“You don’t have a choice about being judgmental…You have a choice of becoming aware and learning strategies to separate from judgment and process it,” David Hanscom writes for Psychology Today.
Let's take that awareness with us into the coaching session.
Judging Yourself in a Session
Self-judgment does not have to mean putting yourself down. It is knowing yourself as a person: your quirks, your pet peeves, your triggers, your strengths, etc. It is necessary in order to find out what things about you are of value and what can be improved upon.
In coaching, you may need to judge whether you are equipped for a session with a client who brings mental health to the table. It means understanding when partnering with a client is the greatest benefit to both parties, or if the coaching goals are out of your depth professionally speaking .
Judgment is understanding what areas of life you cannot coach on at this time, and then making the call to tell the client that this was not a good fit.
The situations here are less so the times when we should judge a client, but rather to judge ourselves with that client. There will be places that we cannot take ourselves. It is better to acknowledge and end a coaching relationship than to suppress your best judgment.
On the opposite end of the spectrum, trust your judgment to dive deeper, to ask challenging questions, and to bring an intellectual intimacy to the coaching session. Our client's pay us because they trust our judgment as coaches and that the value we bring to a client's goals is unlimited.
Many coach gurus will tell you to let go of judgment, the successful few will tell you to embrace it.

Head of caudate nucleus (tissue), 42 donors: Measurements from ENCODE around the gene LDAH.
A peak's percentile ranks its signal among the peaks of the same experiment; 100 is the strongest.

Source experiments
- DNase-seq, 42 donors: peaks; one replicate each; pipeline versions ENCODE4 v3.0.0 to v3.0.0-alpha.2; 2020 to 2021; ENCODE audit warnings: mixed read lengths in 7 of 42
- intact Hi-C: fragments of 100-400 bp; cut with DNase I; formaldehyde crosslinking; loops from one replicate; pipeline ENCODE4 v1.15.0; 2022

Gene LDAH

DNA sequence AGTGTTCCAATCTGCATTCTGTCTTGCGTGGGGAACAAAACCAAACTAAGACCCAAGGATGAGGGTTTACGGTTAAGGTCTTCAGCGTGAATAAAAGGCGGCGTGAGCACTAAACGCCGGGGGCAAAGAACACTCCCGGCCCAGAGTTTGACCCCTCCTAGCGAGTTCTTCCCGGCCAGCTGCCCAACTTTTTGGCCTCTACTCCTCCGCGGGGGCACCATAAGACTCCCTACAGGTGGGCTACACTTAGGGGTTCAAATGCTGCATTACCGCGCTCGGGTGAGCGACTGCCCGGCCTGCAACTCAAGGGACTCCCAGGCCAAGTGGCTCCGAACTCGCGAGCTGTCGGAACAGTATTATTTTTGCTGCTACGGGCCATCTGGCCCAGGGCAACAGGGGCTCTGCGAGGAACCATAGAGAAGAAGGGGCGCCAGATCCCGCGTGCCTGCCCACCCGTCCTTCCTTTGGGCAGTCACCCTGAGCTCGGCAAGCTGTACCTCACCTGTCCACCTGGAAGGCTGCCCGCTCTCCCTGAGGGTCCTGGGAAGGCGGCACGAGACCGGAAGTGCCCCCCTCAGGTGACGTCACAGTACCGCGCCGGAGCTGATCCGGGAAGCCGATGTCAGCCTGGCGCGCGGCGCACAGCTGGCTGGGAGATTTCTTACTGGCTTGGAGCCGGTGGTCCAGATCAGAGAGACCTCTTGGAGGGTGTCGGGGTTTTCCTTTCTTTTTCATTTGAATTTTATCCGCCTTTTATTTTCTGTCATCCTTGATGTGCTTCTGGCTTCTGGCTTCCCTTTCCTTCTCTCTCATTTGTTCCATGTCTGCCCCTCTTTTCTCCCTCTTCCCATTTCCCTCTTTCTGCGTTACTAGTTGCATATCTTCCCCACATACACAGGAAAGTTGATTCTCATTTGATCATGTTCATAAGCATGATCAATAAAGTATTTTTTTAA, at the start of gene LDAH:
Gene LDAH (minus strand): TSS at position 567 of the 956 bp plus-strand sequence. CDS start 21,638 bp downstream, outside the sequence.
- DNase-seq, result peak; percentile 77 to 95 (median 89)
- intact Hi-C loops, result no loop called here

When a Client is Judging Themselves
When a client is harshly judging themselves, the session may slow or even stop the forward momentum required for coaching. If a client maintains a defeatist judgment, you might want to reframe. Ask the client about other environments and situations where they may be ‘good’ at the very thing they are judging themselves for. What one finds difficult to do in their workspace may be easy at home, outdoors, with friends & family. Invite the client to explain where context matters and find where there might be alternative judgments.
Other times, a client could double down on their self judgments because of how they perceive their coach’s words. You’ve likely heard it by now, "life coaches don’t give advice". This is not just a matter of scope of practice. Advice may be well meaning, but it runs the risk of discouraging a client. Your idea has now been put on a pedestal above alternatives and options. The client might hear a negative judgment in the presented idea.
“Why” questions can also come across as judgments. Think of a client who comes into the session and reveals that they did not follow through on their action plan to buy a planner.
You ask: “Why didn’t you do our action plan?”
They hear: “You were supposed to go to that store. You were supposed to do something. You’ve messed up instead. They view you as someone who fails or flakes.”
While "Whys" can lead to judgement, they can sometimes be our most valuable tools in discovering the client's true intentions. In the same vein, our client's own self judgements provide us the opportunity as coaches to explore and delve deeper into into limiting beliefs.
Judgment on Trial: Good? Bad? What’s the Verdict?
If I had to decide on the guilt or innocence of judgment, I’d declare a mistrial. It is an important emotion and part of how we evaluate. It can be positive and should be put into practice as we coach. It can be harmful and should be aware of judgments as we coach.
There is no black and white answer on the existence of judgment as an emotion. But it can and will be brought into any part of your life—coaching most of all.
Brooke Adair Walters (ACC), Jerome LeDuff Jr (MCLC), Anthony Lopez (MCPC), Lisa Finck (PCC), and Jen Long (MCPC)!